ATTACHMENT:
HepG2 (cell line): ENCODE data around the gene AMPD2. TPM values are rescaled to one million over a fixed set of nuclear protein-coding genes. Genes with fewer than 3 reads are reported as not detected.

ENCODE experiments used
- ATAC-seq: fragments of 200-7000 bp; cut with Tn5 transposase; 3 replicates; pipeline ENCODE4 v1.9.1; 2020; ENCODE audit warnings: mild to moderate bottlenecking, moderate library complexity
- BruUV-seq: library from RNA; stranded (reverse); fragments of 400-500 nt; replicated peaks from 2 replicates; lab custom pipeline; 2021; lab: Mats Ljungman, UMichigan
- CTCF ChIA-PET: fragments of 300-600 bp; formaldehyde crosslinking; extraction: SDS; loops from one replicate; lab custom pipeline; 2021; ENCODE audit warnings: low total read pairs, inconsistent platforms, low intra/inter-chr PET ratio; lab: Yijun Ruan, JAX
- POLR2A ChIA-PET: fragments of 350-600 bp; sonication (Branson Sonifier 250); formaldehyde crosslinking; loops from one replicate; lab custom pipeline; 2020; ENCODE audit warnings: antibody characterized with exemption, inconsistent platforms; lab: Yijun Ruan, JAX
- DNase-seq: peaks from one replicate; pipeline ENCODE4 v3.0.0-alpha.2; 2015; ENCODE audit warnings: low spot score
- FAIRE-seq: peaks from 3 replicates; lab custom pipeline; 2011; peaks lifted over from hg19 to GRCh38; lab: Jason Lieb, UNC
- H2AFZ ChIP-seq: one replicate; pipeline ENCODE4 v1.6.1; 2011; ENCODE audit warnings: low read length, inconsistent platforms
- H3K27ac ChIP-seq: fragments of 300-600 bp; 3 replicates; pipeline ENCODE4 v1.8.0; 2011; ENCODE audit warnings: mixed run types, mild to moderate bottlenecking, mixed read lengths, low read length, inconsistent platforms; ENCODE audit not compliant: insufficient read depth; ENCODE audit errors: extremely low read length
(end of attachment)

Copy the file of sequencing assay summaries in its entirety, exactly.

HepG2 (cell line): ENCODE data around the gene AMPD2. TPM values are rescaled to one million over a fixed set of nuclear protein-coding genes. Genes with fewer than 3 reads are reported as not detected.

ENCODE experiments used
- ATAC-seq: fragments of 200-7000 bp; cut with Tn5 transposase; 3 replicates; pipeline ENCODE4 v1.9.1; 2020; ENCODE audit warnings: mild to moderate bottlenecking, moderate library complexity
- BruUV-seq: library from RNA; stranded (reverse); fragments of 400-500 nt; replicated peaks from 2 replicates; lab custom pipeline; 2021; lab: Mats Ljungman, UMichigan
- CTCF ChIA-PET: fragments of 300-600 bp; formaldehyde crosslinking; extraction: SDS; loops from one replicate; lab custom pipeline; 2021; ENCODE audit warnings: low total read pairs, inconsistent platforms, low intra/inter-chr PET ratio; lab: Yijun Ruan, JAX
- POLR2A ChIA-PET: fragments of 350-600 bp; sonication (Branson Sonifier 250); formaldehyde crosslinking; loops from one replicate; lab custom pipeline; 2020; ENCODE audit warnings: antibody characterized with exemption, inconsistent platforms; lab: Yijun Ruan, JAX
- DNase-seq: peaks from one replicate; pipeline ENCODE4 v3.0.0-alpha.2; 2015; ENCODE audit warnings: low spot score
- FAIRE-seq: peaks from 3 replicates; lab custom pipeline; 2011; peaks lifted over from hg19 to GRCh38; lab: Jason Lieb, UNC
- H2AFZ ChIP-seq: one replicate; pipeline ENCODE4 v1.6.1; 2011; ENCODE audit warnings: low read length, inconsistent platforms
- H3K27ac ChIP-seq: fragments of 300-600 bp; 3 replicates; pipeline ENCODE4 v1.8.0; 2011; ENCODE audit warnings: mixed run types, mild to moderate bottlenecking, mixed read lengths, low read length, inconsistent platforms; ENCODE audit not compliant: insufficient read depth; ENCODE audit errors: extremely low read length